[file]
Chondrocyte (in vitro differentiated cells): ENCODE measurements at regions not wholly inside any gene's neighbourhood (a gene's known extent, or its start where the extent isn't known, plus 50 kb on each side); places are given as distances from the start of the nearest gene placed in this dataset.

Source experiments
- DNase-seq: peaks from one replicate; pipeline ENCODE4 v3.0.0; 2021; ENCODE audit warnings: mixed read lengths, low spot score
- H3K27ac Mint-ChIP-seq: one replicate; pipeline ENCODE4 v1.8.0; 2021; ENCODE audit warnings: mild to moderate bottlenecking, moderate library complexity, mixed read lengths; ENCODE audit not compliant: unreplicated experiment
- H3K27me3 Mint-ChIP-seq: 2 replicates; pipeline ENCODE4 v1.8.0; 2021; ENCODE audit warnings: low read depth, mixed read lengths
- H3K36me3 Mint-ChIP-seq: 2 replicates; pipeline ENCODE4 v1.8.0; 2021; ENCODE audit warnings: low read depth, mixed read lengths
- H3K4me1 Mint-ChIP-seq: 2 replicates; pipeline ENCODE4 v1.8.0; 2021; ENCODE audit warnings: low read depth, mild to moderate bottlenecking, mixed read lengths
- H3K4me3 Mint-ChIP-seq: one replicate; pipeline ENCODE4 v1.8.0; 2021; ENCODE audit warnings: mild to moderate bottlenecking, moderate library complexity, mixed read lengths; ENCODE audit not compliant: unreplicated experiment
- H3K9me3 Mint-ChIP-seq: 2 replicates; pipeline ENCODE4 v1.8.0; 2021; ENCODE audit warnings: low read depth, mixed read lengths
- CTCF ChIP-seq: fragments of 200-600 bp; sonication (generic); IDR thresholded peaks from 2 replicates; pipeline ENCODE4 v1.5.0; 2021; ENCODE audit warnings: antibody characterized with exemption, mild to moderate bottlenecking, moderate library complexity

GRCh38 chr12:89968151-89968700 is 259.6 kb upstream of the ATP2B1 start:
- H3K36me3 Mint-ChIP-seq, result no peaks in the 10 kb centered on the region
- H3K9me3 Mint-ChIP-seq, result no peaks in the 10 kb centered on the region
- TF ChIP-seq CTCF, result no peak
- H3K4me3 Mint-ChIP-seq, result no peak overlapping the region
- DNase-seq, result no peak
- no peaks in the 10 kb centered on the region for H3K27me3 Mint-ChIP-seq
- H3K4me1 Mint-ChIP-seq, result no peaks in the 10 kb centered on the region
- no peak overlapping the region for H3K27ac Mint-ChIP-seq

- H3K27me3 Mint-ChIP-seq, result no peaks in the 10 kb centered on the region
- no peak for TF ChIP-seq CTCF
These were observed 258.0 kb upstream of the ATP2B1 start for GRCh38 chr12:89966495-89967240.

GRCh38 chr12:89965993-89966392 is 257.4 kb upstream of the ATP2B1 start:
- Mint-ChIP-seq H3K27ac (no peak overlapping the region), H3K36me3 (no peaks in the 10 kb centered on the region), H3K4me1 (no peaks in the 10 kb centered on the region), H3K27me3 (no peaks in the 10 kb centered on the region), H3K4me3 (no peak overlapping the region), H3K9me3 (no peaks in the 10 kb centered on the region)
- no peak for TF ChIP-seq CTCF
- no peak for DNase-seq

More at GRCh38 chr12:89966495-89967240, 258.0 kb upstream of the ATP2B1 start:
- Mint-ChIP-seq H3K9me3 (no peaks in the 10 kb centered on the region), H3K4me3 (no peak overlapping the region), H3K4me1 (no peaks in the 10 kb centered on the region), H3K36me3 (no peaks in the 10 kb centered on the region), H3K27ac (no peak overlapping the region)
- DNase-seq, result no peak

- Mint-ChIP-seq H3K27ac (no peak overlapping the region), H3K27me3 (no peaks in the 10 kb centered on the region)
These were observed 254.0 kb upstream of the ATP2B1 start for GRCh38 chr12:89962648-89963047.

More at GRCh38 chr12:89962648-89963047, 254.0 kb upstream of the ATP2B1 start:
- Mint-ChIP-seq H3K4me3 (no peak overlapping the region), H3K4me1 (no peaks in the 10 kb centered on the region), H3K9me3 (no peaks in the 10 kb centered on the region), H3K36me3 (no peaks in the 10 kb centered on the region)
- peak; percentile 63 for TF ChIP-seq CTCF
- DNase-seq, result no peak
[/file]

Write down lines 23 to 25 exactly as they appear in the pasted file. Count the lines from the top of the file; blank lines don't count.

GRCh38 chr12:89965993-89966392 is 257.4 kb upstream of the ATP2B1 start:
- Mint-ChIP-seq H3K27ac (no peak overlapping the region), H3K36me3 (no peaks in the 10 kb centered on the region), H3K4me1 (no peaks in the 10 kb centered on the region), H3K27me3 (no peaks in the 10 kb centered on the region), H3K4me3 (no peak overlapping the region), H3K9me3 (no peaks in the 10 kb centered on the region)
- no peak for TF ChIP-seq CTCF